• Understanding Society examines Hindu/Muslim tensions in India.

  • Window on Eurasia reports on the weakness of Belarus' opposition.

  • Arnold Zwicky talks about Arthur Laurents.

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  • Antipope's Charlie Stross wonders if the politics of Trump might mean an end to the British nuclear deterrent.

  • Centauri Dreams shares Andrew LePage's evaluation of the TRAPPIST-1 system, where he concludes that there are in fact three plausible candidates for habitable status there.

  • Dangerous Minds shares the gender-bending photographs of Norwegian photographers Marie Høeg and Bolette Berg.

  • The Everyday Sociology Blog takes a look at the 1980s HIV/AIDS epidemic in the United States.

  • The Extremo Files looks at the human microbiome.

  • Language Hat links to an article on Dakhani, a south Indian Urdu dialect.

  • The LRB Blog looks at policing in London.

  • The Map Room Blog notes that 90% of the hundred thousand lakes of Manitoba are officially unnamed.

  • Marginal Revolution looks at the remarkable Akshardham Temple of New Delhi.

  • The Planetary Society Blog notes how citizen scientists detected changes in Rosetta's comet.

  • The Power and the Money's Noel Maurer provides a visual guide for New Yorkers at the size of the proposed border wall.

  • The Russian Demographics Blog links to a paper taking a look at the history of abortion in 20th century France.

  • Torontoist looks at the 1840s influx of Irish refugees to Toronto.

  • Understanding Society takes a look at the research that went into the discovery of the nucleus of the atom.

  • Window on Eurasia reports on Belarus.

  • Arnold Zwicky shares photos and commentary on the stars and plot of Oscar-winning film Midnight.

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  • The Broadside Blog's Caitlin Kelly describes a week in her life as a freelance writer.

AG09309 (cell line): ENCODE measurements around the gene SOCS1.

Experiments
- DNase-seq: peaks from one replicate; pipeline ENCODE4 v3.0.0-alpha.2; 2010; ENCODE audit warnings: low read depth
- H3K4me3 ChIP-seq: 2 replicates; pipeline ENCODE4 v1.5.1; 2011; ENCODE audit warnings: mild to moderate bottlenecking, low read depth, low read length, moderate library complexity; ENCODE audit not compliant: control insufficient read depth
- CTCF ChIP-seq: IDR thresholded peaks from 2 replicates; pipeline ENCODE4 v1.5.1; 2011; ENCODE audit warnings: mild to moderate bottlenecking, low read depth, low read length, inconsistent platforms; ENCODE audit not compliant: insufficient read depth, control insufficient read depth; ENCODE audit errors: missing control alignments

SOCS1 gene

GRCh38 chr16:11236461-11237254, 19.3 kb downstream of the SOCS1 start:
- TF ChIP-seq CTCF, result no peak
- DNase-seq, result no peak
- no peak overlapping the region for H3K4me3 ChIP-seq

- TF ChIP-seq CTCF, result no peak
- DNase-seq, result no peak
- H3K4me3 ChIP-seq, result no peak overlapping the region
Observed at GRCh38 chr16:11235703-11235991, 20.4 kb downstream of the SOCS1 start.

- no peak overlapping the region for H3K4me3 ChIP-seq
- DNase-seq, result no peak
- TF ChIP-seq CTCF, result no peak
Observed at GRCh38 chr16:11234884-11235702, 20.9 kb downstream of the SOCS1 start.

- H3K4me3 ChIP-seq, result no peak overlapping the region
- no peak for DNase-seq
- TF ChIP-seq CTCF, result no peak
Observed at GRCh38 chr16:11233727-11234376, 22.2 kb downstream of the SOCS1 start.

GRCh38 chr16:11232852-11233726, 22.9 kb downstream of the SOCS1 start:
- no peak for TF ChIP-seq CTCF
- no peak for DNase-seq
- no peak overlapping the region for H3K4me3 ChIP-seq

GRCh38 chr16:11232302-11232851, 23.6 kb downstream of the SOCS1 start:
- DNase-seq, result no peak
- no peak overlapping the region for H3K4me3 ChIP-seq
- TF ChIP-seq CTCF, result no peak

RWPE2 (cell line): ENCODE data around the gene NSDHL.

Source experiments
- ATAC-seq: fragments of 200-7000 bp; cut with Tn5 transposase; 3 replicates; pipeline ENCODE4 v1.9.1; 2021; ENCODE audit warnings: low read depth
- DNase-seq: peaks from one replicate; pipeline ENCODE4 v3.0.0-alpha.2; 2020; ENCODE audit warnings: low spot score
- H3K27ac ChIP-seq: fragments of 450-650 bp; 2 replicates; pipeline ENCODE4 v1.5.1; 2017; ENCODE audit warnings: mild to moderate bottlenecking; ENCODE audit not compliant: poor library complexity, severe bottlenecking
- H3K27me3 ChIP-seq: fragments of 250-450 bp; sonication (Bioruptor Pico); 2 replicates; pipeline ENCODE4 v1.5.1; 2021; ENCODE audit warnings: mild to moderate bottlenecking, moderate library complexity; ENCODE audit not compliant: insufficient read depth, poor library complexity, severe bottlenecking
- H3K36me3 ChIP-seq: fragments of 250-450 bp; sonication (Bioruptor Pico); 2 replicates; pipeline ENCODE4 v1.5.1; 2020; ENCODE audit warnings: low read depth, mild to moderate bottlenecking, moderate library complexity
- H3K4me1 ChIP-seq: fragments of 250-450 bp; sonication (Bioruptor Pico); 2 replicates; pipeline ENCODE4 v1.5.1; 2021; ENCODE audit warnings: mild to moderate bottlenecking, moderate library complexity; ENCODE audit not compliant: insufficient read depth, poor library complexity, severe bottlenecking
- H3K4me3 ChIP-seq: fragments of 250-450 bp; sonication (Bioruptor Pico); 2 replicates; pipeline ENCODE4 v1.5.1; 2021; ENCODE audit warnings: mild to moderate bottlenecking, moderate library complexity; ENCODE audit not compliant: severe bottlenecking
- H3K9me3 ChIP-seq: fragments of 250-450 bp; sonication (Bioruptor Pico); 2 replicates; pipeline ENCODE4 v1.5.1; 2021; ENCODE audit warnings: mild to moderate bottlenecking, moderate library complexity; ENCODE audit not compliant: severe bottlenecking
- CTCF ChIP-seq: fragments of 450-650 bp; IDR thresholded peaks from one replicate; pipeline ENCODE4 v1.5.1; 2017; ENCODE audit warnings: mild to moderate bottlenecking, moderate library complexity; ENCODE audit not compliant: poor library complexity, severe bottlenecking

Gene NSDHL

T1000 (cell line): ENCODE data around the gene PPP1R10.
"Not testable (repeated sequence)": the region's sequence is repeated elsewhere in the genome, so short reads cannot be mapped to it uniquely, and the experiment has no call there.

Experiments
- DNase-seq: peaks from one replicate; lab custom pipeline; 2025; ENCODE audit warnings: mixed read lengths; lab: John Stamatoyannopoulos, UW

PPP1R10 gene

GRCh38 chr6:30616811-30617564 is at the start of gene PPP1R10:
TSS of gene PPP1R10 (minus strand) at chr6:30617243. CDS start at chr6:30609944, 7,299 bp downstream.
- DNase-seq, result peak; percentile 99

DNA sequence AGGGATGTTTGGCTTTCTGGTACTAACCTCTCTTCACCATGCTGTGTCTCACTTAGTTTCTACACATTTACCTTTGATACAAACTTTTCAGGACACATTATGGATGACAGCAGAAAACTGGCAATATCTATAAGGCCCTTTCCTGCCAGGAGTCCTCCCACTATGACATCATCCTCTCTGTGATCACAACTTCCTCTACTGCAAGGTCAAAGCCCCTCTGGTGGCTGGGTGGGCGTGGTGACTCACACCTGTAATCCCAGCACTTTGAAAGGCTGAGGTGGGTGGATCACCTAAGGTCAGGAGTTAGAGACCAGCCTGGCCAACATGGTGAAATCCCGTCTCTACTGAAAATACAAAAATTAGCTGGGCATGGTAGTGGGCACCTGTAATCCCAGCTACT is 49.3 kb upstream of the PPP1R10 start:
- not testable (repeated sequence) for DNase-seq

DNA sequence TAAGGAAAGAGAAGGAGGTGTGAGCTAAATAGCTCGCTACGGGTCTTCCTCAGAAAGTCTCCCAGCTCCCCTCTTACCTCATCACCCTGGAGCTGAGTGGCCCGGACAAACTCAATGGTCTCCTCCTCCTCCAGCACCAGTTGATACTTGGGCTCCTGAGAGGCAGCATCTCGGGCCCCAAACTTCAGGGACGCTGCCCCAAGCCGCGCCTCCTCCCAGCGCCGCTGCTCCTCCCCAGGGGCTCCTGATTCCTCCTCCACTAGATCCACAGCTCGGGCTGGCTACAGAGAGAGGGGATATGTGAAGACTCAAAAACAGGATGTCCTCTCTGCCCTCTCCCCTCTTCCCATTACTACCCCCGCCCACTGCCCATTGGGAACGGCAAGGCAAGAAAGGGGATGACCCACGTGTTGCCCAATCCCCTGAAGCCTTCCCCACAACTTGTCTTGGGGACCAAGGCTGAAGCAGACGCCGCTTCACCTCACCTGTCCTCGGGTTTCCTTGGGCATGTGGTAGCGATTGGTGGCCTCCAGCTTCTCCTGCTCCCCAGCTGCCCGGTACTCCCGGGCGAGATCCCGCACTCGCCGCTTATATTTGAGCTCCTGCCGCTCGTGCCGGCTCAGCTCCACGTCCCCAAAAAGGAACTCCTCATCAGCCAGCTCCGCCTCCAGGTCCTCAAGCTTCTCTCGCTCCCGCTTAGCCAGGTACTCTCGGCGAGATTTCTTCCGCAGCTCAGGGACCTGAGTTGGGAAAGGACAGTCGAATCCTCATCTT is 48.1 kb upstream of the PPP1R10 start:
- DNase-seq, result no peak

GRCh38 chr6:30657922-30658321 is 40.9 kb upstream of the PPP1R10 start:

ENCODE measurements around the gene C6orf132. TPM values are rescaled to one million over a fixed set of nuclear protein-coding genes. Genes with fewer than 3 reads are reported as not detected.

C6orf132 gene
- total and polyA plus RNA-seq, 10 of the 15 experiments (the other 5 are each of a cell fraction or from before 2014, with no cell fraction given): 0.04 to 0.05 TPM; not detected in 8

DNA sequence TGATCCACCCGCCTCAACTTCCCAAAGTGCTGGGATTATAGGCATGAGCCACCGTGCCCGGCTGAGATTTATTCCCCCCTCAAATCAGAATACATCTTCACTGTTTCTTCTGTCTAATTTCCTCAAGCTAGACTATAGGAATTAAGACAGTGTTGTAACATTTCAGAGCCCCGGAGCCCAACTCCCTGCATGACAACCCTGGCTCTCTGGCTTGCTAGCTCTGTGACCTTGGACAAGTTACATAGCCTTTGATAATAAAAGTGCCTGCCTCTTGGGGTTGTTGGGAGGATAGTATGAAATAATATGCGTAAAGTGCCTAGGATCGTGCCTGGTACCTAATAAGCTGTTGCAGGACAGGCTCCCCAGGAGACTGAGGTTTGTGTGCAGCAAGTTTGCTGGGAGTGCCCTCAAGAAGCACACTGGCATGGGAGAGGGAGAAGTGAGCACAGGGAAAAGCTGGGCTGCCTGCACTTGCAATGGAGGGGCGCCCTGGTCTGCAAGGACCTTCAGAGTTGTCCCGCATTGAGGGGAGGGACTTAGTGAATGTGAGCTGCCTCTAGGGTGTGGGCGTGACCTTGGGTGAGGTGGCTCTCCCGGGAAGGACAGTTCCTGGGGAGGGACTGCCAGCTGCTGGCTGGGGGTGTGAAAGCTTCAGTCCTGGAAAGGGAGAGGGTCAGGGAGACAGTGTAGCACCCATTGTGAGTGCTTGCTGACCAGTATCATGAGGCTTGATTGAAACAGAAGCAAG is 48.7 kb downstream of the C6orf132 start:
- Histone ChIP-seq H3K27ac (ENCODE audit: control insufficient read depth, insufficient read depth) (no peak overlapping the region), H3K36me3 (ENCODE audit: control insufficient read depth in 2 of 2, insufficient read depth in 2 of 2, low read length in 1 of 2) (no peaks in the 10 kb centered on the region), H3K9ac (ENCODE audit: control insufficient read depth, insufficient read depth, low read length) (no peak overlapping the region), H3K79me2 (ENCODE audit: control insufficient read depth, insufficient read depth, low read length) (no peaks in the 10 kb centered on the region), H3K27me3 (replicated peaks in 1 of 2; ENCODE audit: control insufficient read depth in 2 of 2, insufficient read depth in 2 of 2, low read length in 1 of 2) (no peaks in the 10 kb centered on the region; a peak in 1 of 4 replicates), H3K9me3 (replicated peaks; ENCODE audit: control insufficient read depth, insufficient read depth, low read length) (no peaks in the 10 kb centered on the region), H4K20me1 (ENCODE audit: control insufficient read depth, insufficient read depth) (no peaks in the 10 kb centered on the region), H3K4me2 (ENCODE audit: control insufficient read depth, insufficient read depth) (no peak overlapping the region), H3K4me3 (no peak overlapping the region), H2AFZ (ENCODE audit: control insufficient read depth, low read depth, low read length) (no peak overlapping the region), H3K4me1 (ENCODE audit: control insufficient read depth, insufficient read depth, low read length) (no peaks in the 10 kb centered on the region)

• The Dragon's Tales notes how the Indus Valley Civilization did, and did not, adapt to climate change.

  • Language Log reshares Benjamin Franklin's writings against German immigration.

  • The NYRB Daily follows one family's quest for justice after the shooting by police of one Ramarley Graham.

  • The Russian Demographics Blog looks at the Pale of Settlement.

  • Torontoist looks at Ontario's food and nutrition strategy.

  • Transit Toronto reports on how PRESTO officials will be making appearances across the TTC in coming weeks to introduce users to the new system.

  • Window on Eurasia looks at how ethnic minorities form a growing share of Russian emigration, looks at the manipulation of statistics by the Russian state, and suggests Putin's actions have killed off the concept of a triune nation of East Slavs.

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My thanks to Facebook's Conrad for linking to Adrija Roychowdhury's fantastic article in Indian Express looking at an overlooked element of African history in India, of Africans in positions of sovereign power.

“When your family has been ruling for hundreds of years, people still call you by the title of Nawab,” says Nawab Reza Khan, tenth Nawab of Sachin as he traces his family’s regal history. Reza Khan currently works as a lawyer and lives in the city of Sachin in Gujarat. He says his ancestors came from Abyssinia (present day Ethiopia in East Africa) as part of the forces of Babur. Eventually, they conquered the fort at Janjira and later occupied Sachin and ruled over their own kingdoms.

The Nawab of Sachin is a personified remnant of a glorious African past in India. Africans have, for centuries been a part of Indian society. While the slave trade from Africa to America and Europe is well documented, the eastward movement of African slaves to India has been left unexplored.

The systematic transportation of African slaves to India started with the Arabs and Ottomans and later by the Portuguese and the Dutch in the sixteenth -seventeenth centuries. Concrete evidence of African slavery is available from the twelfth-thrirteenth centuries, when a significant portion of the Indian subcontinent was being ruled by Muslims.

There is, however, a major difference between African slavery in America and Europe and that in India. There was far greater social mobility for Africans in India. In India, they rose along the social ladder to become nobles, rulers or merchants in their own capacities. “In Europe and America, Africans were brought in as slaves for plantation and industry labour. In India on the other hand, African slaves were brought in to serve as military power,” says Dr Suresh Kumar, Professor of African studies in Delhi University.